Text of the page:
White Sox Starting Lineup

Tim Anderson – Here is a guy who years ago I would watch, and I so wanted him to be good. When he came up in 2016, and hit .283, I thought to myself…ok…he’ll be a .300 hitter in a year or so, once he adapts to big league pitching on a full time basis. He followed up that performance with a .257 average in 2017, again…ok…sophomore slump…he’ll be fine. The he hits .240 in 2018, and my thoughts are is he not going to make it, we can find defensive shortstops that hit .240, what happened to the guy we drafted in 2013 with our number 1 pick? Then TA7 appears…I’m not sure what happened to this guy between 2018, and 2019, but 2019 gave us a new Tim Anderson, bolder, a leader, an individual, a guy who looked like he was having fun, and guy who hit .335 and won the batting title. 2020 confirmed that this guy is the real deal…he’s one of the leaders on this team. When he slumped at the end of the year, I had a saying…and I think it’s very true…as TA7 goes…so do the White Sox. This is now the guy I think we always wanted him to be…and the Sox are and will be better off for it. Tim Anderson will be the White Sox shortstop for a long time.

Tim Anderson.  Chicago White Sox Shortstop. Jersey number 7.
Tim Anderson

Yoan Moncada – As I mentioned earlier…here is a guy who was the start of the rebuild. On that day in December of 2016, we acquired Yoan, and he subsequently changed his color sox from red to white. Here is another guy I have enjoyed watching get better. I don’t think he is close to reaching his potential yet. He had a rough first year and a half with the Sox…with an average just above .230, and then leading the league in strikeouts with 217, yes…217, that is not a misprint. His strikeout average was .375…yikes, with only 17 home runs. 2019 brought us what I hope is the real Yoyo…a .315 hitter, 25 homers, and down to 154 strikeouts. If he truly was affected by COVID last year, then we should see a bounce back to 2019 form. If we could get .300/25/100 out of him that would be great. He should clearly have more RBI chances with the stacked lineup. I also think that moving him around in the infield messed him up a bit as well. He has learned to play a solid third base…so I am excited to see what this season brings.

Yoan Moncada.  White Sox Third baseman.  Jersey number 10.
Yoan Moncada

To Be continued…

Please leave your thoughts or comments in the comments section. Would like to hear your thoughts fellow White So fans.

The Making of a White Sox fan!!! The joys of being a Dad and having a son who loves the Sox and baseball as much as I do. Part 3 of my Sox fan journey.

July 27, 1995 – One of the most important days of my life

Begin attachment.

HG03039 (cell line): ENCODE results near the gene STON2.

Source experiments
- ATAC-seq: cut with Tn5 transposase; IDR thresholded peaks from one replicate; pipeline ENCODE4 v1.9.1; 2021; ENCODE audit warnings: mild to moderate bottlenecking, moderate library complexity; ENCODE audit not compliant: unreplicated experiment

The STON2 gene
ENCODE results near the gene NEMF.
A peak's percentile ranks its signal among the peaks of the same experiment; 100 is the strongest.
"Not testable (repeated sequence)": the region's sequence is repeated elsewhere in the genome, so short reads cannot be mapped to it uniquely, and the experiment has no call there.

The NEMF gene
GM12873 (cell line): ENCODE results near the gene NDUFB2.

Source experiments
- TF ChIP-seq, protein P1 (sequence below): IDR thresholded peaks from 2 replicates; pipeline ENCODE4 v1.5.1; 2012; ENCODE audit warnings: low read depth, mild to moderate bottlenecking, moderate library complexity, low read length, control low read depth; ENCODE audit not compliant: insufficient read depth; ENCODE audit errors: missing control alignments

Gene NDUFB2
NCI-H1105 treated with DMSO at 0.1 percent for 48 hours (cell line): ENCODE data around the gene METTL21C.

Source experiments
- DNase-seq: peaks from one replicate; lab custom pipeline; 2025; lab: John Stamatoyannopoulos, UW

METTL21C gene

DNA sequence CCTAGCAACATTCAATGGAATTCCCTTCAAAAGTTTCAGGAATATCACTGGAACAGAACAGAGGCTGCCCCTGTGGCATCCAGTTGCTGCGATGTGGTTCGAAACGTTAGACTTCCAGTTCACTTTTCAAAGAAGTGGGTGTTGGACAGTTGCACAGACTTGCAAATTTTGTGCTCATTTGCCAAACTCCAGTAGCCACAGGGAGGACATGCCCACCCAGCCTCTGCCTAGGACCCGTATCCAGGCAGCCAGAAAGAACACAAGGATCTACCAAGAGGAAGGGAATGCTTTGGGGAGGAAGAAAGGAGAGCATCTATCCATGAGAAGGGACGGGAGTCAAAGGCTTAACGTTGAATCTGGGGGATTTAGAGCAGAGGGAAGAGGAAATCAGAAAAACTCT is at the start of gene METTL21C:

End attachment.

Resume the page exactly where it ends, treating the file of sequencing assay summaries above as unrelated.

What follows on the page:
This is a day that changed my life forever. This was the day my son Anthony was born. So a little background…I’m Tony, my Dad is Tony, my Grandfather was Tony…to make it a little more crazy…my father-in-law is Tony, and so is my brother-in-law…another Tony. So while Anthony would be the V (5th), or as my buddy Brett called him Cinco…my wife Gina agreed to name him Anthony, but ONLY if we called him Anthony. Deal was done. So Anthony it would be. As most of you know from my blog, or knowing me I have a few very strong sport loves…aside from my beloved White Sox, I am a huge Notre Dame fan (like being a Catholic school kid in Chicago there was another choice). So much so that on Anthony’s coming home outfit I had a Notre Dame Leprechaun on his outfit.

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Notre Dame Leprechaun

As Anthony started to grow, I began the indoctrination into the world of White Sox fandom. For starters, he was exposed only to White Sox gear, clothing, etc…my in-laws (Cubs fans God Bless them) thought it would be funny to buy him a Cubs outfit…funny how quickly that got “lost” in the house. I’ll be honest…at times I was a little worried about him and liking baseball…he showed huge interest in NASCAR, so a NASCAR fan I became. Eventually…his love of baseball began…and is still strong to this day.

I remember taking him to games when he was young, as outlined in my prior posts. He became obsessed with the game that I loved so much. This was and is something that we share. I remember his first favorite player being Magglio Ordóñez. I also remember him watching so many games, and one of his favorite things to do was to remember every players batting stance. He would grab a bat, and get into a stance…and ask me, “Dad, who am I? Whose stance is this?” He was dead on…all the time. I remember how sad he as when we let Mags go to Detroit…the first hard lesson about the business of baseball.